that burned with sweetness or maddened
the sting: the struggle continues,
the journeys go and come between honey and pain."
— Pablo Neruda
Maybe it's something you just don't forget.
It was the night after we came back from the children's hospital. The bags were unpacked and put away, the house was still, and the stars were out. Sky had already left for work, and both Millie and Walter were sound asleep. It should have been so peaceful, sitting there and letting the night blanket me. But my heart was racing.
Then there was Walter's follow up appointment last week. Millie helped me push the stroller down winding hallways and into a cramped office. There was no bad news at the appointment. The surgeon smiled, winked at Millie. He examined the small bandages on Walter's stomach, shook my hand, and was gone again after a few minutes. I walked out of that room feeling all the air leave my lungs. I clenched my jaw the whole way home, trying to stay composed.
All I saw was the surgeon's face, remembering the I first time I saw it when he came in to meet us, and asked why I was crying before even introducing himself (it was because Walter's IV needed to be redone 7 times- don't ask). My vision blurred by tears, I saw his face a few times after that. He met us after the ultrasound, and we all walked briskly towards the pre-op wing, racing towards something I wanted to fight against with all I had. Dressed in blue scrubs and a white coat, he assured us about the low risk of complications and described the incisions that would be made. And when it was all over, he met with the two of us in a tiny room and told us that our son was all right. He shook another family's hands as he walked down the hallway, signaling that our time with him was over and everything was supposed to be finished.
I thought I had already felt it completely, sitting beside the large, metal crib, trying to soothe him as they started to poke and prod. I stopped wearing makeup or contacts until I was sure I wouldn't be crying all the time. But it's as if there are bruises there that keep getting bumped, over and over.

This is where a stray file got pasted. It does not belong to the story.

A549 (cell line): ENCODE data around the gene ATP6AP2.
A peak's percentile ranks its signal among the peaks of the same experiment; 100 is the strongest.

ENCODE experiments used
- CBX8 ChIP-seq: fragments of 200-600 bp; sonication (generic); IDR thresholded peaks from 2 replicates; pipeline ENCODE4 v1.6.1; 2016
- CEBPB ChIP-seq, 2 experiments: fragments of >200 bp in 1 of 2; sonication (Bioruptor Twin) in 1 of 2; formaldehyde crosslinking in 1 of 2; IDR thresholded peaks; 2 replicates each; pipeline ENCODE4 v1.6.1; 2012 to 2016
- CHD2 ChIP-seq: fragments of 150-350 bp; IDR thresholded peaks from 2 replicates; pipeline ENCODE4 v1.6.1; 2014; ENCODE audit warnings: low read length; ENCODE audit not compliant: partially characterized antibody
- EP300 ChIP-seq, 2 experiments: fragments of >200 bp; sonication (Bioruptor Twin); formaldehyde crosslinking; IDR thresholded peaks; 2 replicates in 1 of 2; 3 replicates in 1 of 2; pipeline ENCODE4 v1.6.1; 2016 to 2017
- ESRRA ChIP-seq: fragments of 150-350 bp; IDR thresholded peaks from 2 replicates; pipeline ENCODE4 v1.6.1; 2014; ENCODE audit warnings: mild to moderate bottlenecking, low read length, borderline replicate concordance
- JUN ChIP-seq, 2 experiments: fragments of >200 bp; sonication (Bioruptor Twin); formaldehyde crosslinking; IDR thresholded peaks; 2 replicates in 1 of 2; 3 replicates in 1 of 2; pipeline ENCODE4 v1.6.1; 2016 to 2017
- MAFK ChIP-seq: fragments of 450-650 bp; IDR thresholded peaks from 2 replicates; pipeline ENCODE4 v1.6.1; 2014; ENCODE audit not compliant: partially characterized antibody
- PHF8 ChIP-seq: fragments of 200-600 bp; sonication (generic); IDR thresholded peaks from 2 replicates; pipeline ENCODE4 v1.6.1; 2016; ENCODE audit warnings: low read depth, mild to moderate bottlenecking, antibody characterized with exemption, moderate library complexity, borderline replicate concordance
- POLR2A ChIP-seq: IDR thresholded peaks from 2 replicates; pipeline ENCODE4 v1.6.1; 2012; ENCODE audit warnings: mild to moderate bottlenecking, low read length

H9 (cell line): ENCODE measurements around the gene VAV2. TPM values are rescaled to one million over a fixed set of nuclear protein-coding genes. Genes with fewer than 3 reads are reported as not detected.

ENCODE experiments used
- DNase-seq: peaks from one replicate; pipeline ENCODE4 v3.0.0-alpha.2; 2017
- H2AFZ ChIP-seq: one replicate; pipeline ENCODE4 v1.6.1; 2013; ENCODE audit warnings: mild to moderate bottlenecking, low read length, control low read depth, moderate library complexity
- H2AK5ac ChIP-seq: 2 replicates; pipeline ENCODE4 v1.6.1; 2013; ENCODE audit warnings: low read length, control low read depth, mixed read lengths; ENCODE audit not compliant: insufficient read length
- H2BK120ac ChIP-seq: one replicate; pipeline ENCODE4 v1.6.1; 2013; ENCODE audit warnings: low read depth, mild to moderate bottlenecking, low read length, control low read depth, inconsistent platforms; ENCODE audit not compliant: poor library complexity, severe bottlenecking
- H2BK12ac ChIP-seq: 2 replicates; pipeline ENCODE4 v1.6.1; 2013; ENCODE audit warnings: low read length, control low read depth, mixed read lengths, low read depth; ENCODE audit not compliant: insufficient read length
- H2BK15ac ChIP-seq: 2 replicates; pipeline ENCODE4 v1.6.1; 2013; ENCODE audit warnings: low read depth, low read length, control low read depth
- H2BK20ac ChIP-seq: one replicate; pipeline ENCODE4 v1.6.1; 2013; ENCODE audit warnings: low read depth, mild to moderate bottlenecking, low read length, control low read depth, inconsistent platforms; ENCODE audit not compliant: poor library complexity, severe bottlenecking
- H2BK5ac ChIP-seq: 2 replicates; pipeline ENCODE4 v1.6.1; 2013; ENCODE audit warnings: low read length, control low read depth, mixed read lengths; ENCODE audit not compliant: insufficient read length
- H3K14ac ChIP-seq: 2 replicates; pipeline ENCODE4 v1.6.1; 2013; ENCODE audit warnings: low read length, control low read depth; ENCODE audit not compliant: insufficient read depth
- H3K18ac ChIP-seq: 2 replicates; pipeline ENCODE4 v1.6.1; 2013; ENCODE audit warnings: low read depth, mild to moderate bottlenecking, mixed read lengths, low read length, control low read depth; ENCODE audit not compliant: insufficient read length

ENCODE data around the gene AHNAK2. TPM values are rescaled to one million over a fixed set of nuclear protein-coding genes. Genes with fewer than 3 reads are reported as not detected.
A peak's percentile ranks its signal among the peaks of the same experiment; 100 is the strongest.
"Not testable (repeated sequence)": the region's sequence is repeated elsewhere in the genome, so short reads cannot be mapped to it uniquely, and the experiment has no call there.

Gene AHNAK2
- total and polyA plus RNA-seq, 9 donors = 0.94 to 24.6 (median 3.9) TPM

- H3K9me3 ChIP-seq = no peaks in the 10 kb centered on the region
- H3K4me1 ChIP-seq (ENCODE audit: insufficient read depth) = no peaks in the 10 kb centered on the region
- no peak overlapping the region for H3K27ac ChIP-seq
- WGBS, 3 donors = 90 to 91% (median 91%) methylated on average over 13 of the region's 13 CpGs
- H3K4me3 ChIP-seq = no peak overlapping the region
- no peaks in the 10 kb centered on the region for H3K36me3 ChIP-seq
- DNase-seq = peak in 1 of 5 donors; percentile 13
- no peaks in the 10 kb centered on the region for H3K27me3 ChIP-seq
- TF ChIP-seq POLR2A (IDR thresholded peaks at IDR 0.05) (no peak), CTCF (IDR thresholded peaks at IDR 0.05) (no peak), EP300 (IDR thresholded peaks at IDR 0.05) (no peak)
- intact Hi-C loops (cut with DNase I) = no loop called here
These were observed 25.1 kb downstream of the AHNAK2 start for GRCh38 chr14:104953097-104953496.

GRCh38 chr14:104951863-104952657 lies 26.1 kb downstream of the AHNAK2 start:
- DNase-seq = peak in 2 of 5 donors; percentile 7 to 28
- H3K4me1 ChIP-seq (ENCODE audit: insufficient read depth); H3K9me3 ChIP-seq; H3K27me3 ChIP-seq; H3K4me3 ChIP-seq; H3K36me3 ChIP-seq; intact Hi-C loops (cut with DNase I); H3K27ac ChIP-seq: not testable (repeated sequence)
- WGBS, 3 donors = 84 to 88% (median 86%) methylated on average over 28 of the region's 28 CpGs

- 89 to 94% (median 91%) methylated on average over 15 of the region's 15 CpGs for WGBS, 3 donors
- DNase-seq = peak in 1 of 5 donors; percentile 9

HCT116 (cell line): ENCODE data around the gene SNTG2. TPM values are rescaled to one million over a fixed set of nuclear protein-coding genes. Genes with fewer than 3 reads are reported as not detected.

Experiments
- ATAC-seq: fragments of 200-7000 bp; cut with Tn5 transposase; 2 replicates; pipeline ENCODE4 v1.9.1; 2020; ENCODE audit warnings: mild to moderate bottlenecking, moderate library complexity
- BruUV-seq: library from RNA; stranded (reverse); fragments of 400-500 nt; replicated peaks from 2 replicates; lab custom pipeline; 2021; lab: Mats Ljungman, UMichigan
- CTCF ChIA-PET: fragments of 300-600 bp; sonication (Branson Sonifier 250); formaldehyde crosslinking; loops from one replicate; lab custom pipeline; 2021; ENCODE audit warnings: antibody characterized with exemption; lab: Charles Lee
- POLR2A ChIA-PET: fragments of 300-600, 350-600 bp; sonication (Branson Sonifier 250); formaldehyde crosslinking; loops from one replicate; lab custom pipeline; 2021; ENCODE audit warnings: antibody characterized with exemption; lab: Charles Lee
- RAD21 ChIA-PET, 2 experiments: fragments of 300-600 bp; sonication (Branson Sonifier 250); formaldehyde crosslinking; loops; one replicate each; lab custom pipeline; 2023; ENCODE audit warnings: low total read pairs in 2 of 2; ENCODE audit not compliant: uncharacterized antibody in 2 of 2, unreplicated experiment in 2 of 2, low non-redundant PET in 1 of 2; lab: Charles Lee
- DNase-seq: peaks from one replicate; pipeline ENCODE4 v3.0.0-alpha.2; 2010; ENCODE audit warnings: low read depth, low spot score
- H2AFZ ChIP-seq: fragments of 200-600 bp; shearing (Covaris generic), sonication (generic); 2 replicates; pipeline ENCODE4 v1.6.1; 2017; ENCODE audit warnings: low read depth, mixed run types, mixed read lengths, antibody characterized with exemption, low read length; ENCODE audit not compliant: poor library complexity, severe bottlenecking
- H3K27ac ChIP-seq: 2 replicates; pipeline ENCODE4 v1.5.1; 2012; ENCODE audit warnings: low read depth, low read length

I can't stop replaying it. The feel of his hard and swollen cheek against my lips. The way I hadn't heard his cries reach that kind of wild pitch until that night. The incredibly sick feeling in my heart as I had poured the milk I had pumped down the bathroom drain while he screamed outside the door, starving after hours of fasting. Being led into the recovery unit and seeing the nurse, swaying and holding a bundle, ready to hand over my sleeping, worn out boy. The hoarseness of his voice when he woke up. The burning anger I felt towards those who didn't treat him well. The inexpressible gratefulness I felt for those who did. That long night before the surgery, trying to comfort him while I ached for something to comfort me, too. That horrible room, with its bright colors and stars and moons on the ceiling, meant to be cheerful and seeming all the more somber instead.
It's not postpartum depression. It's not that kind of haze that settles around every part of life, because I've been there before. It's more like happiness with sudden shocks of hurt. It is the smallest drop in the bucket compared to things some parents experience, I know. Walter will have no lingering effects and won't know it even happened but for our stories. Yet I'm scared- scared of things that aren't there, things that didn't happen and aren't real. I'm defeated over a battle that is already won. I'm just now going through some sort of process that should be long over by now.
There are ghosts here. I don't know how to chase them away.